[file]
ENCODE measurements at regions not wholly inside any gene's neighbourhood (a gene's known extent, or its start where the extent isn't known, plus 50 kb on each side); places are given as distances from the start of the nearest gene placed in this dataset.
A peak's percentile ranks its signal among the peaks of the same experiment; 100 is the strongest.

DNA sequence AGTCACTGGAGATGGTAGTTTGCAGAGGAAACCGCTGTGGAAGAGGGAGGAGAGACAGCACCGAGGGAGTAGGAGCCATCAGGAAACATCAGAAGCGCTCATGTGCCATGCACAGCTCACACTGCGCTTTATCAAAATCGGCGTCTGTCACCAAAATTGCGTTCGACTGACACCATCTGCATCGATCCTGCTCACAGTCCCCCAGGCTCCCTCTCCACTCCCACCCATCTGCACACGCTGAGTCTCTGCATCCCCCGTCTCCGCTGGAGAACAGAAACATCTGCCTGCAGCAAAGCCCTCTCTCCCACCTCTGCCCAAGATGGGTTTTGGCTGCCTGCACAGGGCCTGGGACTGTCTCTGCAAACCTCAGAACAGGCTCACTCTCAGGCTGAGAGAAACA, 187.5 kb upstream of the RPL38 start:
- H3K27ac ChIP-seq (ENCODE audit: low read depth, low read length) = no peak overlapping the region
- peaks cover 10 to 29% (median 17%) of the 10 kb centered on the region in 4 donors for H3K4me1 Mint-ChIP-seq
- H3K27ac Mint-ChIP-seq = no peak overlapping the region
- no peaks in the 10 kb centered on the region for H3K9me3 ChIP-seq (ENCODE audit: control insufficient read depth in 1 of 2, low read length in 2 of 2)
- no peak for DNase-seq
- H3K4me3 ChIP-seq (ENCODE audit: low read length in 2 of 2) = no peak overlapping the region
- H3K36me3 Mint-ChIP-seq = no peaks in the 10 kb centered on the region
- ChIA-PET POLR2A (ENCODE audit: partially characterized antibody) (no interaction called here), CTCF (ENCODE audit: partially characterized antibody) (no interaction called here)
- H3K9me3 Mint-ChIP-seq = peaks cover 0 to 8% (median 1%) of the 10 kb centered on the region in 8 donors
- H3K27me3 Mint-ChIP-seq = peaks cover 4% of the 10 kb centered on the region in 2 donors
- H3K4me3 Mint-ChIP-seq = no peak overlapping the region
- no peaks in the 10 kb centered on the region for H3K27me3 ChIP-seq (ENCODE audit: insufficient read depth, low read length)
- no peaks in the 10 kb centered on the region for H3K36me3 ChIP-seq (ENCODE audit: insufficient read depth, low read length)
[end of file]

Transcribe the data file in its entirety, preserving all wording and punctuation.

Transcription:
ENCODE measurements at regions not wholly inside any gene's neighbourhood (a gene's known extent, or its start where the extent isn't known, plus 50 kb on each side); places are given as distances from the start of the nearest gene placed in this dataset.
A peak's percentile ranks its signal among the peaks of the same experiment; 100 is the strongest.

DNA sequence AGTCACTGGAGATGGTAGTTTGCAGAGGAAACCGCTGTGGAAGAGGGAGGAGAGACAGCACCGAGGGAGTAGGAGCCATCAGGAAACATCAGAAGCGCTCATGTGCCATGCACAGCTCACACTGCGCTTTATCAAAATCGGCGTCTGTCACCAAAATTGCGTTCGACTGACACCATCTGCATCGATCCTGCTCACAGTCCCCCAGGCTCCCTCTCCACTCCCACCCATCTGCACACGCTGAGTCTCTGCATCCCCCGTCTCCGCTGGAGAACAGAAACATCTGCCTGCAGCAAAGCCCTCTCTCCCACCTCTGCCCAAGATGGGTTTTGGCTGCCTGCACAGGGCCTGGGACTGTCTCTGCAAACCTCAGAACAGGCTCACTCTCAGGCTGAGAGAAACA, 187.5 kb upstream of the RPL38 start:
- H3K27ac ChIP-seq (ENCODE audit: low read depth, low read length) = no peak overlapping the region
- peaks cover 10 to 29% (median 17%) of the 10 kb centered on the region in 4 donors for H3K4me1 Mint-ChIP-seq
- H3K27ac Mint-ChIP-seq = no peak overlapping the region
- no peaks in the 10 kb centered on the region for H3K9me3 ChIP-seq (ENCODE audit: control insufficient read depth in 1 of 2, low read length in 2 of 2)
- no peak for DNase-seq
- H3K4me3 ChIP-seq (ENCODE audit: low read length in 2 of 2) = no peak overlapping the region
- H3K36me3 Mint-ChIP-seq = no peaks in the 10 kb centered on the region
- ChIA-PET POLR2A (ENCODE audit: partially characterized antibody) (no interaction called here), CTCF (ENCODE audit: partially characterized antibody) (no interaction called here)
- H3K9me3 Mint-ChIP-seq = peaks cover 0 to 8% (median 1%) of the 10 kb centered on the region in 8 donors
- H3K27me3 Mint-ChIP-seq = peaks cover 4% of the 10 kb centered on the region in 2 donors
- H3K4me3 Mint-ChIP-seq = no peak overlapping the region
- no peaks in the 10 kb centered on the region for H3K27me3 ChIP-seq (ENCODE audit: insufficient read depth, low read length)
- no peaks in the 10 kb centered on the region for H3K36me3 ChIP-seq (ENCODE audit: insufficient read depth, low read length)